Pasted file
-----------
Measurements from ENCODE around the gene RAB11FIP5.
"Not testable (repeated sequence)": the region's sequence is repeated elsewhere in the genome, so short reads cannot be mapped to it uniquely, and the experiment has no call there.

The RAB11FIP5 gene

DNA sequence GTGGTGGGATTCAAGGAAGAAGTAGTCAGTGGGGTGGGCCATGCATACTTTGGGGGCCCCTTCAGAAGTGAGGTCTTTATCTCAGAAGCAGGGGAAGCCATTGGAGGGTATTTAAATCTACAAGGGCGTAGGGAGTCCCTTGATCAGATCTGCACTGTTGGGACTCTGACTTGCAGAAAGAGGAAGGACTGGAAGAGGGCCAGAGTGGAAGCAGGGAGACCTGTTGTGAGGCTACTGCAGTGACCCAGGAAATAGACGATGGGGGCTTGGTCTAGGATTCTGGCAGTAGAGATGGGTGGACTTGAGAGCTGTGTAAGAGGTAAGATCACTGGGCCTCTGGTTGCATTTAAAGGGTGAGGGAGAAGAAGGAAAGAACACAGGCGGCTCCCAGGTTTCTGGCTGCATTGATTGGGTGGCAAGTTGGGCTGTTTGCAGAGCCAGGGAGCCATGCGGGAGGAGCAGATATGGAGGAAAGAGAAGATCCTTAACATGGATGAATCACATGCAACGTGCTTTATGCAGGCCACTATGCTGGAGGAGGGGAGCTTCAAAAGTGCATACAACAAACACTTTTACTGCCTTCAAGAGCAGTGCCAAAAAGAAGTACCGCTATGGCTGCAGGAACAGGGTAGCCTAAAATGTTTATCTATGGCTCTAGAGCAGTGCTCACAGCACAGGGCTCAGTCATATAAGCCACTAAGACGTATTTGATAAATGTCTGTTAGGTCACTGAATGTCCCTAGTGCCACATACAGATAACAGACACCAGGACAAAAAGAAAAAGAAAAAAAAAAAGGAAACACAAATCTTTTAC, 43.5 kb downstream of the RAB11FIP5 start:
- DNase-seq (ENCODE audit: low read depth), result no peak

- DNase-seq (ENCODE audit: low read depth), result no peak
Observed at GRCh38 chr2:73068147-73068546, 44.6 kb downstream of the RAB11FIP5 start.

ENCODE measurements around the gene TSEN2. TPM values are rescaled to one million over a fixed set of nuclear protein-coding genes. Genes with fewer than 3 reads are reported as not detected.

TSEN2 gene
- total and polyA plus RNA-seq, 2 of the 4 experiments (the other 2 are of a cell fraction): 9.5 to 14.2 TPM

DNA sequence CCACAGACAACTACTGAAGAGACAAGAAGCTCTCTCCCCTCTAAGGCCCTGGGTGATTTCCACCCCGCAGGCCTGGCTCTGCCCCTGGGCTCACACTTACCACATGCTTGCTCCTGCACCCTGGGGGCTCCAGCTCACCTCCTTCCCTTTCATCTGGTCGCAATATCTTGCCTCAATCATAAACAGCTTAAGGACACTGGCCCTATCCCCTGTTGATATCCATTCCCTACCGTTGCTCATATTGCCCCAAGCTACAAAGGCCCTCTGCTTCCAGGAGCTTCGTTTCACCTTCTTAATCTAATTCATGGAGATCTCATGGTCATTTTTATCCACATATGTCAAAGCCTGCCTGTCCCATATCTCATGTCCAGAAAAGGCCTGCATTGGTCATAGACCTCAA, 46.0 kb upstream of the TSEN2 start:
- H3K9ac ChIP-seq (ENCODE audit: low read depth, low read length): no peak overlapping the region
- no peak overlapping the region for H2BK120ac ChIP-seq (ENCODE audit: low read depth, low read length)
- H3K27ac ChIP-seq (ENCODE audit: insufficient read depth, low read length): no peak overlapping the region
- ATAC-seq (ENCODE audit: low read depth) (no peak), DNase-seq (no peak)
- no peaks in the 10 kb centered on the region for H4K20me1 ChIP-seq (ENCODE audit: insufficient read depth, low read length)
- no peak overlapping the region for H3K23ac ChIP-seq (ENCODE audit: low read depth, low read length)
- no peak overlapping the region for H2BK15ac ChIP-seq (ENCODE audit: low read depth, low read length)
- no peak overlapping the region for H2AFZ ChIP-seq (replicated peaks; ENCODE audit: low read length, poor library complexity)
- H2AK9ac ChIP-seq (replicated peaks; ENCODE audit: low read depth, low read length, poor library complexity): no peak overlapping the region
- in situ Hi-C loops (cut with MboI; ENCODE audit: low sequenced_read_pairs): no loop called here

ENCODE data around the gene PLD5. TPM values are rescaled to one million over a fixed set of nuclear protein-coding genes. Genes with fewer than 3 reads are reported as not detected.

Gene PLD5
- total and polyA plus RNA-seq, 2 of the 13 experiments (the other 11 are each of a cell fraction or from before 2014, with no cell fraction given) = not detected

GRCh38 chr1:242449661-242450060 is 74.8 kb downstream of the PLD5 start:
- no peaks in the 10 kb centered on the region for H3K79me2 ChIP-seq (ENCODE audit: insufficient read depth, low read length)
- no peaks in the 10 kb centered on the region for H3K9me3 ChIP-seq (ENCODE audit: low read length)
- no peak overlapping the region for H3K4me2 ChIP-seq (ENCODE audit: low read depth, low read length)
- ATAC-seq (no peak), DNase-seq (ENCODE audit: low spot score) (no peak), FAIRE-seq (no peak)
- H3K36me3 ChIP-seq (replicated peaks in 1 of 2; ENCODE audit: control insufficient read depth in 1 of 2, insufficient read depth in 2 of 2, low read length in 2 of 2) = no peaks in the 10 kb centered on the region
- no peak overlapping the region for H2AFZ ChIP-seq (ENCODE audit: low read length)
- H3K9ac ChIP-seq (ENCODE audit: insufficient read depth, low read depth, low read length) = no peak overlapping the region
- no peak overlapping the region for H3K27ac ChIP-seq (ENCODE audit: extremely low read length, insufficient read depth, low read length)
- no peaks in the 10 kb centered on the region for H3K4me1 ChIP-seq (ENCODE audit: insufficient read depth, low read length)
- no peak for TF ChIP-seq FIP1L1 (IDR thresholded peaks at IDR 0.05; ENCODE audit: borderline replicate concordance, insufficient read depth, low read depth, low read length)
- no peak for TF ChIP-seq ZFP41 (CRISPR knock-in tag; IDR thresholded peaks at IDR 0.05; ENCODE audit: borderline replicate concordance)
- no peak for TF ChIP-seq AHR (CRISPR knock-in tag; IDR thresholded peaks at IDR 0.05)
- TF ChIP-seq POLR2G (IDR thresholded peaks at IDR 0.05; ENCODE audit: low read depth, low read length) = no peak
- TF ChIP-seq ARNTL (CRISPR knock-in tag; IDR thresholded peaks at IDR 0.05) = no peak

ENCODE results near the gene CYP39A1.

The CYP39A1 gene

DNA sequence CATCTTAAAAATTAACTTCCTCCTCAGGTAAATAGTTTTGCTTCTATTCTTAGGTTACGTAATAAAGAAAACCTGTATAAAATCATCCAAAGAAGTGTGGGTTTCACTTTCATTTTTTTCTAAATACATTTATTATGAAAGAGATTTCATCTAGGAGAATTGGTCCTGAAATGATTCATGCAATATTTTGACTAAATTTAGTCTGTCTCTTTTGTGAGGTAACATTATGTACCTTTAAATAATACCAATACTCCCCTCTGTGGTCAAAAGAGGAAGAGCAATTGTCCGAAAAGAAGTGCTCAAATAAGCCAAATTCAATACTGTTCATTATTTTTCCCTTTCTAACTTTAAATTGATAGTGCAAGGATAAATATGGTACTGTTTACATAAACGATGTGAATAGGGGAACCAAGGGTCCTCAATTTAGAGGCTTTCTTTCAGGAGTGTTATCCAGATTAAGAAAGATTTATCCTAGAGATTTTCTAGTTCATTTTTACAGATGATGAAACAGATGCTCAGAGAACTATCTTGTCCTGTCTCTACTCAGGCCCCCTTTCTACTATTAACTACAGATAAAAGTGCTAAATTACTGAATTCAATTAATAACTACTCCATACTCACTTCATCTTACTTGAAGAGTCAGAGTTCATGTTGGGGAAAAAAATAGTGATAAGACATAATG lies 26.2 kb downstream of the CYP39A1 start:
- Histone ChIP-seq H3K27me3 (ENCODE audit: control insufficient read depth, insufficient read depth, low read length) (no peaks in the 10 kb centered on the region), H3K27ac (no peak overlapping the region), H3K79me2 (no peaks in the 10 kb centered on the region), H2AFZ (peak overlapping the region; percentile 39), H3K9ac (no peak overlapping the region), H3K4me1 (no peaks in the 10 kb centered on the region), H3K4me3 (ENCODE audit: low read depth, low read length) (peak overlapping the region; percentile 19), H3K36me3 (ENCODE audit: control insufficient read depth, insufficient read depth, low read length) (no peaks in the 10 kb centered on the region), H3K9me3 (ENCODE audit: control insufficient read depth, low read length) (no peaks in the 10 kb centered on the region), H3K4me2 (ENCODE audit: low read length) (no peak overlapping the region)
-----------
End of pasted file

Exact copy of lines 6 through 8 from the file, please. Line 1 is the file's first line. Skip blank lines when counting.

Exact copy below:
- DNase-seq (ENCODE audit: low read depth), result no peak
Observed at GRCh38 chr2:73068147-73068546, 44.6 kb downstream of the RAB11FIP5 start.

ENCODE measurements around the gene TSEN2. TPM values are rescaled to one million over a fixed set of nuclear protein-coding genes. Genes with fewer than 3 reads are reported as not detected.